Support for legal weed is growing among a critical part of the American population: the young. A new poll found 33 percent of high school seniors believe marijuana should be completely legal while another 29 percent think it should be decriminalized.
That means more than 60 percent of teens favor a more liberal approach to cannabis law. That’s in line with figures for adults, as well.
The poll surveyed 11,594 seniors in 130 public and private schools throughout the country. The poll, titled “An Examination of Opinions toward Marijuana Policies among High School Seniors in the United States,” used data from Monitoring the Future, an annual study of teen behavior, attitudes, and values.
Joseph J. Palamar, the researcher at New York University who headed the poll, reviewed data from 2007-2011. That means the poll didn’t reflect changes in opinion since recreational weed was legalized in Washington and Colorado two years ago.
The poll found that 33 percent of high school seniors think marijuana should be legal while 28.5 percent think simple possession should be treated as a minor civil infraction rather than a crime. Sixteen states have removed criminal penalties for possession and replaced them with civil fines.
Another 25.6 percent of teens said possession should be treated as a crime, while 12.9 percent said they weren’t sure.
About 48 percent of poll respondents said only adults should be able to buy marijuana, while about 30 percent said no one should be able to buy it. Ten percent said anyone should be able to purchase weed, regardless of age, and 12.4 percent said they were unsure.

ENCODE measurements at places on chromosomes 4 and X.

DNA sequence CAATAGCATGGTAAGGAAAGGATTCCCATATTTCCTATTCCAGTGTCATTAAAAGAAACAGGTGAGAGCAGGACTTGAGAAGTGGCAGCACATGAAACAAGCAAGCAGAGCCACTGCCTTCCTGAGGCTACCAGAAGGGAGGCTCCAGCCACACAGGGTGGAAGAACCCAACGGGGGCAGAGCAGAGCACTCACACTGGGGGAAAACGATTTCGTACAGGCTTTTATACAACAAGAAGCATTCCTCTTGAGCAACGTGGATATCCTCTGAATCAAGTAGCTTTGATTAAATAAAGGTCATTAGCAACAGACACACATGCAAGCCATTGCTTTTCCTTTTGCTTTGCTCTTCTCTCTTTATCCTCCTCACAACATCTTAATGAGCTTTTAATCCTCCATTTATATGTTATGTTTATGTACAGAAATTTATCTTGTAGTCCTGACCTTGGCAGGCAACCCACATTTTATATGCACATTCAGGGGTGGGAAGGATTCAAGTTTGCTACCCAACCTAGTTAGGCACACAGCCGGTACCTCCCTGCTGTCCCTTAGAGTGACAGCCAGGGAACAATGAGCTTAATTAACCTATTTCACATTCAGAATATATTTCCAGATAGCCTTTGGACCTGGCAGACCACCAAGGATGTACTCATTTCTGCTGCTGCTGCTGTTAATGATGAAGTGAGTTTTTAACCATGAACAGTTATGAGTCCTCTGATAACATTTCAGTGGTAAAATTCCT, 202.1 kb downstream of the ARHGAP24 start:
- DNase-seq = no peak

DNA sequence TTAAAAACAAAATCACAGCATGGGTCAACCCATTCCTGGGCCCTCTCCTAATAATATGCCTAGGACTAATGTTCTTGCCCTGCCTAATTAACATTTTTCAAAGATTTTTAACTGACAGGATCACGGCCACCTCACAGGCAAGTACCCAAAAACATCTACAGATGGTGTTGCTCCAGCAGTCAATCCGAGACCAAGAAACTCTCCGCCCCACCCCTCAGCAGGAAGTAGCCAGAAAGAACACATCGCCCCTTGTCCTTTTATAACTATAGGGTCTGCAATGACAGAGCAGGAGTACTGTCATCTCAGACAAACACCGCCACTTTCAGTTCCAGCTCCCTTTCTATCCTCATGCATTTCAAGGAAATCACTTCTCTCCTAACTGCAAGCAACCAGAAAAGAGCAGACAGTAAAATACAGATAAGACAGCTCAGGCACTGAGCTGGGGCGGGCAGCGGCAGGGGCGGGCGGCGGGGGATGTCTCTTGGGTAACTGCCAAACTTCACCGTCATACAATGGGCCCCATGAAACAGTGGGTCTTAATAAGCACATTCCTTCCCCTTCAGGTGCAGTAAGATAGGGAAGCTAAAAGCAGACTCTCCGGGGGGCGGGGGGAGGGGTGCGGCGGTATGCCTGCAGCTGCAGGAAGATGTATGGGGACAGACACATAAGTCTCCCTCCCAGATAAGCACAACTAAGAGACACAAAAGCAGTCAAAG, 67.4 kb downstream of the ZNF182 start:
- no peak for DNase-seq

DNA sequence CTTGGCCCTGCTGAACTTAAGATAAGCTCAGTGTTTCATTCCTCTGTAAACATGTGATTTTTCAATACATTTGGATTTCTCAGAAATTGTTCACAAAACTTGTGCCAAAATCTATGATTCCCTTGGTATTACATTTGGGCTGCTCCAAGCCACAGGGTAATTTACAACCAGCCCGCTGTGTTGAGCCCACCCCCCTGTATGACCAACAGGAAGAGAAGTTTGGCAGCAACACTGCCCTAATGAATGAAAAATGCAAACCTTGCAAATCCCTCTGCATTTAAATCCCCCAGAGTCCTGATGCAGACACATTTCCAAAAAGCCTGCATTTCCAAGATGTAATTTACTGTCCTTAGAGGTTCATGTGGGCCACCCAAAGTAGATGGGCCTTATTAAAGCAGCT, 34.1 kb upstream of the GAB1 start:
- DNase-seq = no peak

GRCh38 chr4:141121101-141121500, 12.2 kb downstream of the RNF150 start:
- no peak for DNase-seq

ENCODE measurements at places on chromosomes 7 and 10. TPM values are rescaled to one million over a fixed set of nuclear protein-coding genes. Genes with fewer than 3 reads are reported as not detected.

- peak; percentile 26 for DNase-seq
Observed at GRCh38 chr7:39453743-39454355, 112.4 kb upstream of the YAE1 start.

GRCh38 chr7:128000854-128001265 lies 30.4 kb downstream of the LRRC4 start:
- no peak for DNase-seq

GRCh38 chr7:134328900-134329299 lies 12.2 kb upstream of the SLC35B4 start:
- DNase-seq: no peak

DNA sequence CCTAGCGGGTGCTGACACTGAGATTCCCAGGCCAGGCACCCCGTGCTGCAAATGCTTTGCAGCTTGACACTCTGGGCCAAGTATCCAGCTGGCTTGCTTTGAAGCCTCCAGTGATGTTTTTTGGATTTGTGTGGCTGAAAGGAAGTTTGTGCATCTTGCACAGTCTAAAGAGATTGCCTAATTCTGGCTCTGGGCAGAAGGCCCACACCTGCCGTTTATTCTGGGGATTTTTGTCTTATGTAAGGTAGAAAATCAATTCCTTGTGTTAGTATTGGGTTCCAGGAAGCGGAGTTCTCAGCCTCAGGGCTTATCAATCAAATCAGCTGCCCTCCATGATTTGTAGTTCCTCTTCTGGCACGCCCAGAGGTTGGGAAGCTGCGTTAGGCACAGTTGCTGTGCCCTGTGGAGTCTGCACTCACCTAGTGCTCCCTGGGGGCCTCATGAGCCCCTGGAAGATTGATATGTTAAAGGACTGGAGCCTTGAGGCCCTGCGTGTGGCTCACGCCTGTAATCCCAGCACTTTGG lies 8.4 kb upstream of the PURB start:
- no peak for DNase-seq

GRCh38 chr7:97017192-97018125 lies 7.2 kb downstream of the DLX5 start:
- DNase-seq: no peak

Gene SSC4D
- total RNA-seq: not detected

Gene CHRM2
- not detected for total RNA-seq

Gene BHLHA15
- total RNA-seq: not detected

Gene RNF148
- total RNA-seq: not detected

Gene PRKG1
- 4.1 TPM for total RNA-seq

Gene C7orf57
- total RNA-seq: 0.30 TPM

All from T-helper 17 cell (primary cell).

The poll found women were much less supportive of legalization than men: 26.7 percent of female students said they favor legalization while 39.2 percent of young men said the same.
Racial differences were also seen. Black and Latino students were more likely than whites to support legalization, the survey found. That matches with the reality of racial justice; ethnic minorities are arrested for cannabis offenses at much high rates than whites, even though all races use the drug at roughly the same rate.
“Studies suggest that blacks and Hispanics are less likely to use illicit drugs such as marijuana, yet arrest and incarceration rates for drug possession tend to be higher for these subgroups,” Palamar said. “Higher arrest rates may be due to the fact that minorities are more likely to engage in riskier practices such as using or purchasing on the street. These results are important as they show that even though blacks and Hispanics tend to use marijuana and other illicit drugs at lower rates than whites, they are more likely to support legalization.”